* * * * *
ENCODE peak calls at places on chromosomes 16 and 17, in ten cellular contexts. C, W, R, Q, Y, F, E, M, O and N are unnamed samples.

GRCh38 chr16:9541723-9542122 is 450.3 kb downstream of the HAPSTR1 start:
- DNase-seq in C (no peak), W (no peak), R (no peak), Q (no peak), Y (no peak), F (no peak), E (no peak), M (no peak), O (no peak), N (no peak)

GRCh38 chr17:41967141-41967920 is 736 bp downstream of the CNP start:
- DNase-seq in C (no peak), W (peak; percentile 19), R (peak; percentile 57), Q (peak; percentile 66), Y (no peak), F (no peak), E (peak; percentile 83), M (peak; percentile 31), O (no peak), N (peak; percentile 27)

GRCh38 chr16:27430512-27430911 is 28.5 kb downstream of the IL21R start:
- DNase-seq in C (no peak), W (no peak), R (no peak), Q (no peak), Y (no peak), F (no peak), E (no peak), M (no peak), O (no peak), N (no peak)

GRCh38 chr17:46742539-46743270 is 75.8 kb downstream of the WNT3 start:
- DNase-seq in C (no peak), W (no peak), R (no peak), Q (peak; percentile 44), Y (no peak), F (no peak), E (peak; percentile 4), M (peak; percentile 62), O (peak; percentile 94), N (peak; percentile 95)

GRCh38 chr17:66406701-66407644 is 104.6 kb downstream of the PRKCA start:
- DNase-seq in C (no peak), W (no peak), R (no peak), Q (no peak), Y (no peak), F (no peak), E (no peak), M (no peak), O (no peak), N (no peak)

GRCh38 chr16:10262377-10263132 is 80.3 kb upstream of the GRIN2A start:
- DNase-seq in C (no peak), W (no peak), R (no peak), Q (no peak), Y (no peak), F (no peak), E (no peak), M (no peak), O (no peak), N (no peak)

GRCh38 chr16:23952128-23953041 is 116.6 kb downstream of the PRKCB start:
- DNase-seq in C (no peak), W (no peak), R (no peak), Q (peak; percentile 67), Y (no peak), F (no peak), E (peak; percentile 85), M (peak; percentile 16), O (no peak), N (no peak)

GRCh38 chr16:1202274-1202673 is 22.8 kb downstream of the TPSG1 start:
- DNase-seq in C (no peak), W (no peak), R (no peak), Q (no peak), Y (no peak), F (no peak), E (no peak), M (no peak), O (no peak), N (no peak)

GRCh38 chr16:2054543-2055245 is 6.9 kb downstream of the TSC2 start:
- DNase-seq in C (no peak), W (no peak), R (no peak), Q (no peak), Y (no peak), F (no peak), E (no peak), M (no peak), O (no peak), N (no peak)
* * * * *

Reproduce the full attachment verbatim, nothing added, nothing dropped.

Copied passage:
ENCODE peak calls at places on chromosomes 16 and 17, in ten cellular contexts. C, W, R, Q, Y, F, E, M, O and N are unnamed samples.

GRCh38 chr16:9541723-9542122 is 450.3 kb downstream of the HAPSTR1 start:
- DNase-seq in C (no peak), W (no peak), R (no peak), Q (no peak), Y (no peak), F (no peak), E (no peak), M (no peak), O (no peak), N (no peak)

GRCh38 chr17:41967141-41967920 is 736 bp downstream of the CNP start:
- DNase-seq in C (no peak), W (peak; percentile 19), R (peak; percentile 57), Q (peak; percentile 66), Y (no peak), F (no peak), E (peak; percentile 83), M (peak; percentile 31), O (no peak), N (peak; percentile 27)

GRCh38 chr16:27430512-27430911 is 28.5 kb downstream of the IL21R start:
- DNase-seq in C (no peak), W (no peak), R (no peak), Q (no peak), Y (no peak), F (no peak), E (no peak), M (no peak), O (no peak), N (no peak)

GRCh38 chr17:46742539-46743270 is 75.8 kb downstream of the WNT3 start:
- DNase-seq in C (no peak), W (no peak), R (no peak), Q (peak; percentile 44), Y (no peak), F (no peak), E (peak; percentile 4), M (peak; percentile 62), O (peak; percentile 94), N (peak; percentile 95)

GRCh38 chr17:66406701-66407644 is 104.6 kb downstream of the PRKCA start:
- DNase-seq in C (no peak), W (no peak), R (no peak), Q (no peak), Y (no peak), F (no peak), E (no peak), M (no peak), O (no peak), N (no peak)

GRCh38 chr16:10262377-10263132 is 80.3 kb upstream of the GRIN2A start:
- DNase-seq in C (no peak), W (no peak), R (no peak), Q (no peak), Y (no peak), F (no peak), E (no peak), M (no peak), O (no peak), N (no peak)

GRCh38 chr16:23952128-23953041 is 116.6 kb downstream of the PRKCB start:
- DNase-seq in C (no peak), W (no peak), R (no peak), Q (peak; percentile 67), Y (no peak), F (no peak), E (peak; percentile 85), M (peak; percentile 16), O (no peak), N (no peak)

GRCh38 chr16:1202274-1202673 is 22.8 kb downstream of the TPSG1 start:
- DNase-seq in C (no peak), W (no peak), R (no peak), Q (no peak), Y (no peak), F (no peak), E (no peak), M (no peak), O (no peak), N (no peak)

GRCh38 chr16:2054543-2055245 is 6.9 kb downstream of the TSC2 start:
- DNase-seq in C (no peak), W (no peak), R (no peak), Q (no peak), Y (no peak), F (no peak), E (no peak), M (no peak), O (no peak), N (no peak)